In the picturesque part of Muiderberg is a large white house with a wooden veranda, overgrown with vines, and a beautiful spacious terrace with small trees – we would almost defy the rain for it. Fortunately, the fireplace is burning inside Restaurant and Foodbar Quarz, which is also cosy. The rest is modern design, or what should pass for that, but the seats are good – that’s the most important.
An eye-catcher is the enormous wall with living moss: to improve the acoustics. I think that’s really cool, when nature works better than Styrofoam. And it looks great. Unfortunately, the moss doesn’t absorb the totally generic, annoyingly monotonous and corny lounge music. (Yes, this is subjective – but it remains astonishing that the semi-restoring Netherlands has remained stuck in a musical time capsule).
We come for the food, of course. And we look forward to that. Chef Nicky Quarz learned the trade from éminence grise Robert Kranenborg and later worked as a sous-chef for our culinary prophet Jonnie Boer (De Librije).
On the map
The menu consists of six dishes and two desserts, all the same size for 15 euros (plus oysters and cheese). In a menu they are cheaper, from three courses for 39 euros (the chef chooses) to eight courses for 89 euros.
Round one is cold smoked zander, white bean, mustard, egg, fennel and grapefruit. The fish is top: lightly salted, lightly smoked, beautiful firm raw structure. With a nice mustard cream and vinaigrette, topped with gossamer fennel and some watercress. So far very light and tasty. However, the tufts of endive and white bean cream, and especially the quail egg yolk (which is ‘cooked’ at -20 degrees and therefore has the structure of butter) make it cumbersome and fat. The grapefruit could have saved it, but instead of rind/bitter/sour/fresh (all this dish needs) the jelly is mostly sweet.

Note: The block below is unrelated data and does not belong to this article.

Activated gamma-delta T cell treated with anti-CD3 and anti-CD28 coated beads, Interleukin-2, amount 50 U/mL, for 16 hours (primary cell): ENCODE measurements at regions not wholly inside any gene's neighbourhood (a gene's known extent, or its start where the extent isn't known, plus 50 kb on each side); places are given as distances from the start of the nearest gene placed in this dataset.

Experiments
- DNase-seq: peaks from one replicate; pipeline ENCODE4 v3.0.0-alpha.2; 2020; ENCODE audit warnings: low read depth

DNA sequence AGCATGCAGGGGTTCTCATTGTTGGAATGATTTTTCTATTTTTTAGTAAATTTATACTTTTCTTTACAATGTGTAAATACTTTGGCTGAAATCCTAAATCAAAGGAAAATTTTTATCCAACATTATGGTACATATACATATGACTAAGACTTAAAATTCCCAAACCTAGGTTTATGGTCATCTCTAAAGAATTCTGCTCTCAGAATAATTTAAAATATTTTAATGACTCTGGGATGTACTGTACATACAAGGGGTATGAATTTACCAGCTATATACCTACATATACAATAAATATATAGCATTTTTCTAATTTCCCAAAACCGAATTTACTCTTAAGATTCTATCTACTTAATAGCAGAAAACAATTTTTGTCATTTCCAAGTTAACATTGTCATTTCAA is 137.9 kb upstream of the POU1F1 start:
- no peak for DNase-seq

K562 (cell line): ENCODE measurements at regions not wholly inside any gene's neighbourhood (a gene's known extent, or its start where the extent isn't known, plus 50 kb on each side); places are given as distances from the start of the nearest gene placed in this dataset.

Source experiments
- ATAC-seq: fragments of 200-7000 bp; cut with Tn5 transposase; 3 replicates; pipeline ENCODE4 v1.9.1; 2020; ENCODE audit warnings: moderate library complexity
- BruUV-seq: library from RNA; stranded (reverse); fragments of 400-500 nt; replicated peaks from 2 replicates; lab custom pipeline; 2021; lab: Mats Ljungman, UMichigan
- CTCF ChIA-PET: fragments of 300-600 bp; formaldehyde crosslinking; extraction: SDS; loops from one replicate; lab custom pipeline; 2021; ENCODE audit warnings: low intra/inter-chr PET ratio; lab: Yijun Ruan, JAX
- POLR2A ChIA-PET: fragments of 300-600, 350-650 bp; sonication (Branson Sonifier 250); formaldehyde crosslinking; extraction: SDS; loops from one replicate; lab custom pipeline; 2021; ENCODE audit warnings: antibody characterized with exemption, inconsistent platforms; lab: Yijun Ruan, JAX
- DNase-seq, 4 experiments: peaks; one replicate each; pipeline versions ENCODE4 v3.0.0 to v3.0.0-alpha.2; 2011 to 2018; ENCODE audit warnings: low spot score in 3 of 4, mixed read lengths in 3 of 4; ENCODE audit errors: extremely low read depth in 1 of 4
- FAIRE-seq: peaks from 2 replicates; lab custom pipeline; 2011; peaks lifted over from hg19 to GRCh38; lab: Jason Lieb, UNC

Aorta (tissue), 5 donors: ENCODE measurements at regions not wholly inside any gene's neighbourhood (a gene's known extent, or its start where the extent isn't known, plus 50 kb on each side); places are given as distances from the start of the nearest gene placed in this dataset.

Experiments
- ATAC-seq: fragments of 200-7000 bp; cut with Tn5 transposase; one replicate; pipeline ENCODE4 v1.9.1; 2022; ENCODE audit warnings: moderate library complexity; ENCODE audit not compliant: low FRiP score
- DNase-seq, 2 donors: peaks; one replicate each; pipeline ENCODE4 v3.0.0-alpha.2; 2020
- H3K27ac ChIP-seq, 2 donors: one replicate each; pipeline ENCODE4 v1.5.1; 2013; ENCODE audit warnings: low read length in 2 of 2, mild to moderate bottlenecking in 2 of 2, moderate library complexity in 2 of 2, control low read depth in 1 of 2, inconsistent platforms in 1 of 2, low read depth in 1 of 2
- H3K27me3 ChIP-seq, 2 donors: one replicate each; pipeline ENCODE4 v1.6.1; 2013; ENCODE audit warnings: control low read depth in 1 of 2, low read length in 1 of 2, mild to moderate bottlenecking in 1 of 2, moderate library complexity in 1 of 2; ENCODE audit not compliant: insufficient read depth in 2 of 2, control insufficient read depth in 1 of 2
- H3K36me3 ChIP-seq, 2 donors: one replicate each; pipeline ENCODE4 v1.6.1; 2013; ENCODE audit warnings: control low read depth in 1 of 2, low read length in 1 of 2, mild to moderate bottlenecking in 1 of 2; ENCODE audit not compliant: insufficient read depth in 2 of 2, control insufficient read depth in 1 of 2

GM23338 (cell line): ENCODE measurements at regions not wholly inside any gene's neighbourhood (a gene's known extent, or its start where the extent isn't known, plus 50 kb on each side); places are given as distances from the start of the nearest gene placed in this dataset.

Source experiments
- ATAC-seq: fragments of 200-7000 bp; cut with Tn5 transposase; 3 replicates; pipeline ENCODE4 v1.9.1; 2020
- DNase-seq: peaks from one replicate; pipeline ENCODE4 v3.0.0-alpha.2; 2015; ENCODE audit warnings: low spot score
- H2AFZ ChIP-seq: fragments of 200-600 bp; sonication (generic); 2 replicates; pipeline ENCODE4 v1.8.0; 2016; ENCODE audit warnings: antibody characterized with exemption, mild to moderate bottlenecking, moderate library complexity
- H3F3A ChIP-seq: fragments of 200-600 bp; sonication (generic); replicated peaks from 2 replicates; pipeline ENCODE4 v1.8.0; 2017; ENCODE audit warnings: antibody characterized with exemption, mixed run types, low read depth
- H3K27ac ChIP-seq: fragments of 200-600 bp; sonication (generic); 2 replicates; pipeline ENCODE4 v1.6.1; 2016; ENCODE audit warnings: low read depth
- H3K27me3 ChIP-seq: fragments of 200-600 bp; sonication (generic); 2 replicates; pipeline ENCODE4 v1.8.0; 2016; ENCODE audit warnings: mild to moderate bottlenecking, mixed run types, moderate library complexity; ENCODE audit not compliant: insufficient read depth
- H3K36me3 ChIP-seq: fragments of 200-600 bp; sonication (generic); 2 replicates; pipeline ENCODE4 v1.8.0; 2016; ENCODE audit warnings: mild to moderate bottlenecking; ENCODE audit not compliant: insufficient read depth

It works well with the cod cheeks. The celeriac chips are cooked with mandarin oil, which gives an explosive taste and freshness that is supported by yogurt and sorrel oil in a warm bath (literally) of cod stock. Next to it we are treated to the tongue and chin (those tasty fatty parts are the real delicacy of the fish) in a pure broth. Stimulating and playful.
Pork cheek with cauliflower cream, shaved scallops with coffee oil, pickle and gravy with anchovy is also a fairly brilliant combination, but, unlike the cod, a very heavy one. (It’s too bad we have to penalize the ‘mandatory crispy’ again: a fried anchovy bone with puffed rind sounds clever with this dish, but it’s simply not tasty.) Tasty, coarse venison tartare made with venison broth, pieces of bone marrow, (too much) beetroot and (too little) fresh-sour shallot is a nice idea but lacks enthusiasm. Just like the barbecued veal loin with Jack Daniel’s gravy. The wines are good but what middle of the road, with the exception of the cooled container of ripe blueberries (spätburgunder) with the deer.
Nothing on the menu is vegetarian, but Quarz can do it! On request we get marinated carrots with sherry vinegar, cream of yellow and sand carrot, carrot foam, green curry and salty plants. The chef has artfully extracted all possible flavor from the carrots. The curry gives depth and spice, the coastal plants give pungent, salty peaks and an intrinsic crunch – then you don’t need artificial crisps. It is a beautiful dish and has a sparkling lightness that the other dishes could also use. Unbelievable that it is not on the menu.
Quarz can cook, his preparations are perfectly fine across the board. He has fun, modern ideas (especially the mandarin cod dish and the pork cheek), but a heavy style. That slows down, like a sports swimmer in a wool sweater. If he wants to measure himself with his masters, he must look for sparkle and lightness. It is, as witnessed by the carrot dish.